Triple Ginger Pound Cake


I love ginger, but even I wondered about a cake that contained three different types in generous quantities. Would a Triple Ginger Pound Cake be too strong? Would it be like those ginger biscuits that smell so good, but have such a heavy ginger flavour that they require frantic sips of tea to avoid a coughing fit? Or would it be ambrosial? I sure am glad I was curious enough to find out!

The first time I made this Triple Ginger Pound Cake, I used all three types of ginger, but cut back on the measurements. Guess what my husband said; “Nice cake, but it could be more ginger-y”. Mmm….definitely should have followed the recipe on that one!

The next time, with some trepidation, I bravely put all the ginger called for in my Triple Ginger Pound Cake. Know what? The dried ginger, grated root ginger, and crystallised ginger in this cake all complement each other, giving a deep, rich, mellow flavour. Seriously, even if you are a bit of a ginger-phobe, be brave. It’s really worth it.

I used a tube pan as the recipe recommended the first time, but I struggled to get the cake to cook through properly before it became too brown.  I decided to go for loaf pans the next time, and it definitely made for nicer cakes. Also, my late Mom always made pound cakes in loaf tins, so I’m predisposed to preferring them that way.

I cut back on the number of eggs the recipe called for (from 5 to 4). This really did improve the texture of the cake. I often use buttermilk in cakes instead of ordinary milk, and I’m pleased that I did that here as well. There is just something about buttermilk that gives a really gorgeous richness to cakes. And while the recipe called for a browned butter glaze, I stuck with simple vanilla, although I have no doubt the former would be very nice too. I can’t help but wonder about a lemon glaze too…maybe next time!

Triple Ginger Cake

Triple Ginger Pound Cake

Adapted from The Betty Crocker Cookbook
Makes 2 – 2 lb loaf cakes

3 cups all purpose (plain) flour
2 teaspoons ground ginger
1 teaspoon baking powder
generous pinch of salt
½ cup finely chopped crystallised ginger (be brave!)
2½ cups white sugar
1 cup butter, softened (preferably unsalted)
1 tablespoon grated ginger root
1 teaspoon vanilla
4 large eggs, at room temperature
1 cup buttermilk

Preheat the oven to 350°F (170°F – 160°F for a fan oven). Grease and flour or line two 2 pound loaf pans.

In a medium bowl, mix together the flour, ginger, baking powder and salt. Gently stir the chopped crystallised ginger through the flour mixture so it doesn’t stick together. Set aside.

Put the sugar, butter ginger root, vanilla and eggs in a large bowl. Using an electric mixer, blend these ingredients together on low. Then turn the mixer to high and beat together for about 3 to 4 minutes. Scrape the bowl occasionally.

Using a low speed, beat the flour mixture into the sugar mixture alternately with the buttermilk.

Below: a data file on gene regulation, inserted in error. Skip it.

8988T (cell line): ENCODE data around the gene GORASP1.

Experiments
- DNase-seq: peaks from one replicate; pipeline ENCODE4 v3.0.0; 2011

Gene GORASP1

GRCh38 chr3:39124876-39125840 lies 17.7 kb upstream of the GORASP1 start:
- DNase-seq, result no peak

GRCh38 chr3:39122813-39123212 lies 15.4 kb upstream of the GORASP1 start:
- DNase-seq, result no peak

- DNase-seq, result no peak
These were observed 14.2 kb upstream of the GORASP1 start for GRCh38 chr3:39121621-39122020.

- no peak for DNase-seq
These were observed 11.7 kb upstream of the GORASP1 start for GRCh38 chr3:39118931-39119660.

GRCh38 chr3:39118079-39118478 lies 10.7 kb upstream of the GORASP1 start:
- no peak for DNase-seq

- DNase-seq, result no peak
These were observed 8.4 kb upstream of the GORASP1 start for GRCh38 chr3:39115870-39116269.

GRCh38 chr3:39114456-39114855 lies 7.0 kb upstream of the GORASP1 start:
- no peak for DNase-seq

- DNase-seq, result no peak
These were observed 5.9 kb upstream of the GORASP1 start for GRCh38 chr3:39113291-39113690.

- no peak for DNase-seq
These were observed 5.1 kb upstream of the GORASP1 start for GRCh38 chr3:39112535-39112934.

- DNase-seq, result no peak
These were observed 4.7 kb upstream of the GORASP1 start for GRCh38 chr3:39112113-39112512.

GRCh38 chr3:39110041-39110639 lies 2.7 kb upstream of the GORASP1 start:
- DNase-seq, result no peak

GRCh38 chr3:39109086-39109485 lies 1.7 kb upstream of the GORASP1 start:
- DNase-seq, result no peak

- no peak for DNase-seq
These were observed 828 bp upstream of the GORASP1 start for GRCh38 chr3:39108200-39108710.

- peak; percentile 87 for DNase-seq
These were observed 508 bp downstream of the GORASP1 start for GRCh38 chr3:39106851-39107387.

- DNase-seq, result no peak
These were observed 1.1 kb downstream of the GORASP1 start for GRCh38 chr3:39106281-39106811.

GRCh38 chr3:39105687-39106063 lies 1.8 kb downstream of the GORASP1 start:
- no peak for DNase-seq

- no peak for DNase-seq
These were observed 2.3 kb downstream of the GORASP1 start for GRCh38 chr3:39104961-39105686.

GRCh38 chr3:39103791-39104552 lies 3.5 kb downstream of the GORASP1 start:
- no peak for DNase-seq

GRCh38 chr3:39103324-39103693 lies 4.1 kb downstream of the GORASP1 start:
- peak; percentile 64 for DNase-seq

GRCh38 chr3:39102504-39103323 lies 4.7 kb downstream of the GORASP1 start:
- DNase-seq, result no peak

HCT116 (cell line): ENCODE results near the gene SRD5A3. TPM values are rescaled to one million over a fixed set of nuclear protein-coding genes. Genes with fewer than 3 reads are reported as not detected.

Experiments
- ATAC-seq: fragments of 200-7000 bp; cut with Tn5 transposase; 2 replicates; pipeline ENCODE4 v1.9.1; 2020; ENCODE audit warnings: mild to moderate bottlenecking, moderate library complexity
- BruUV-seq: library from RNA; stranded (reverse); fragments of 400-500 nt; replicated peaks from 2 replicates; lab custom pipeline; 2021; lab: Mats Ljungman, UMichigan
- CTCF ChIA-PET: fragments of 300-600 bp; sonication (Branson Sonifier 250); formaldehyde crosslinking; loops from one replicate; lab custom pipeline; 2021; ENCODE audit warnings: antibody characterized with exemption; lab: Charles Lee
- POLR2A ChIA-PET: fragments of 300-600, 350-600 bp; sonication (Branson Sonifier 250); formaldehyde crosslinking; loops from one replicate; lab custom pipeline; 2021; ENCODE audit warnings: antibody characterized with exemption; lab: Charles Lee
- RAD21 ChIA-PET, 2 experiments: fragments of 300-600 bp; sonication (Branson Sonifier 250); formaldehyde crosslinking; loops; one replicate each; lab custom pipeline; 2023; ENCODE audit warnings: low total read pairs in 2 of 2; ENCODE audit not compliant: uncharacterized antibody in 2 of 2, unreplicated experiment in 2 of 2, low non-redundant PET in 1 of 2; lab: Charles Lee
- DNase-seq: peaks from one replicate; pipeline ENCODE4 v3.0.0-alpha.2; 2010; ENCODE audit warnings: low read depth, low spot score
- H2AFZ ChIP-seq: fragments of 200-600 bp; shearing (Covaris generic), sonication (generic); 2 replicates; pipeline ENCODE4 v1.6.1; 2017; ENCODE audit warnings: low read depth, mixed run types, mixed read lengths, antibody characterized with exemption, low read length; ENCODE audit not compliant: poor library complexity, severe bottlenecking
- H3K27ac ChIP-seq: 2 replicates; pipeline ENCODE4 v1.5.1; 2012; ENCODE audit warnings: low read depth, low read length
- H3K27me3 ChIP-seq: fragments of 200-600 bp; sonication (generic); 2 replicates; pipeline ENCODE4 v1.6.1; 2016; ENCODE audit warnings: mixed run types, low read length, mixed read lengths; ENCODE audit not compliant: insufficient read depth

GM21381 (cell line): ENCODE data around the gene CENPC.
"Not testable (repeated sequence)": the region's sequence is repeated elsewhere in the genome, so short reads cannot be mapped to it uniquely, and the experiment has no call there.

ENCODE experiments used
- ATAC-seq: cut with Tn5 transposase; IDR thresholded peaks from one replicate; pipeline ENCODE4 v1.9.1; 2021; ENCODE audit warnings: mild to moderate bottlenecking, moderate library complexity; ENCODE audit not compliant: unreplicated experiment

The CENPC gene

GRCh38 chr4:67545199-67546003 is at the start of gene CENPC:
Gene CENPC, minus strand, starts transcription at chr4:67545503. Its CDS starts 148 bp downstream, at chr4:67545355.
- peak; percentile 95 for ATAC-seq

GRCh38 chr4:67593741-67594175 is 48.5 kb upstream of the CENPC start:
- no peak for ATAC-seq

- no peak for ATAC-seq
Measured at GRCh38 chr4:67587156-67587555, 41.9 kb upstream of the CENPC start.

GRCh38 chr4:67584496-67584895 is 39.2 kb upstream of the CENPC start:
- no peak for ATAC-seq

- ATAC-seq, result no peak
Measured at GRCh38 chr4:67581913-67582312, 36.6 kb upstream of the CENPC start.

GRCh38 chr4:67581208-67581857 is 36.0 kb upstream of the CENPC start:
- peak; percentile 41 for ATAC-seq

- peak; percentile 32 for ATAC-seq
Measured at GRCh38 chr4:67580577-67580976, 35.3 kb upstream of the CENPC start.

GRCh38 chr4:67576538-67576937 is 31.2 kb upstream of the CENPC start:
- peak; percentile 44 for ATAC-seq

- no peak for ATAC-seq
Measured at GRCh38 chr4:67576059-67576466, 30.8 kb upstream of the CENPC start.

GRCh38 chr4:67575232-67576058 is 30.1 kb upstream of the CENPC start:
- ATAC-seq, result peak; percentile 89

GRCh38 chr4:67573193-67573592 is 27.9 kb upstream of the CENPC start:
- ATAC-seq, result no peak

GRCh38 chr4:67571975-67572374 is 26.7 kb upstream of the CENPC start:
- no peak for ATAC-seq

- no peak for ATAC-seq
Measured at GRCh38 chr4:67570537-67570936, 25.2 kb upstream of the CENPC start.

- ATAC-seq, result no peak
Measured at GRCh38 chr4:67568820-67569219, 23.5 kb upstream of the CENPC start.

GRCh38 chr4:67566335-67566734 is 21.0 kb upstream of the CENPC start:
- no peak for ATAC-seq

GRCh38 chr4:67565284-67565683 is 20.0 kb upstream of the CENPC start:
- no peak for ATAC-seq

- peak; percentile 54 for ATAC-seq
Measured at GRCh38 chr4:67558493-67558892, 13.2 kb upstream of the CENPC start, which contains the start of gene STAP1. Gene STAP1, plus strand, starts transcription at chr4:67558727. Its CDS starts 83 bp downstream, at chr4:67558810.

Pour into the prepared pans. Bake for 50 to 60 minutes or until a skewer inserted in the centre of the cakes comes out clean.

Cool for 20 minutes, before removing from the pans and allowing to cool completely on a rack. Serve sprinkled with icing sugar, or drizzled with glaze.

Vanilla Glaze

⅓ cup butter, softened
2 cups icing sugar
1 teaspoon vanilla
2 to 3 tablespoons hot water

Blend the butter and the icing sugar together in an electric mixer. Beat in the vanilla. Gradually add the hot water, a bit at time, until a syrupy consistency is reached. Drizzle over the cakes.

Shared with All My Bloggy Friends, Hearth and Soul, Tasty Tuesday, Food on Fridays, Foodie Friday, Friday Food Frenzy, See Ya in the GumboMouthwatering Mondays, Treasure Box Tuesday,
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Article by April Harris

April has written 1259 great articles for us.
April is a food, lifestyle and travel writer who lives in Berkshire, England. She shares inspiration, tips and trends for anyone who loves food, cooking, entertaining, fashion, travel and the finer things in life at her blog,
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  1. April, this sounds wonderful, I am going to make it for a friend of ours who loves ginger — I like your adjustments too. 🙂

  2. April, I love this pound cake, yumm. ginger is my weakness.

  3. This sounds so wonderful and I am coping the recipe, but will need to order some of the crystallized ginger. I make a lovely fruit cake but this sounds so mild and will be great at our fellowship time at church. (My husband will love it too.)

    • I’m so glad you like the sound of my Ginger Cake, Hazel. It really is delicious, and very mild despite all the lovely layers of ginger flavour. I hadn’t used crystallised ginger much before this, but now that I have tried it I keep it on hand all the time 🙂

  4. I had a friend from Austrialia who always gave me crystalized ginger and told me how popular it was in recipes where he was from. I never baked with them. Can’t wait to try. Thanks so much for sharing your cake with us on foodie friday.

  5. I can’t even imagine the wonderful aroma this must have while baking. After reading the recipe, I think I would also be hesitant to use all of the ginger–especially the amount of crystallized ginger. Wow! Thanks for being brave.

    Sorry it took me so long to stop by this week. Thank you for linking!

    • It really does smell amazing. You could always adjust the amounts of ginger if you preferred, although it’s amazing how mild this cake tastes considering how much ginger it has in it 🙂

  6. I love ginger, this sounds great!

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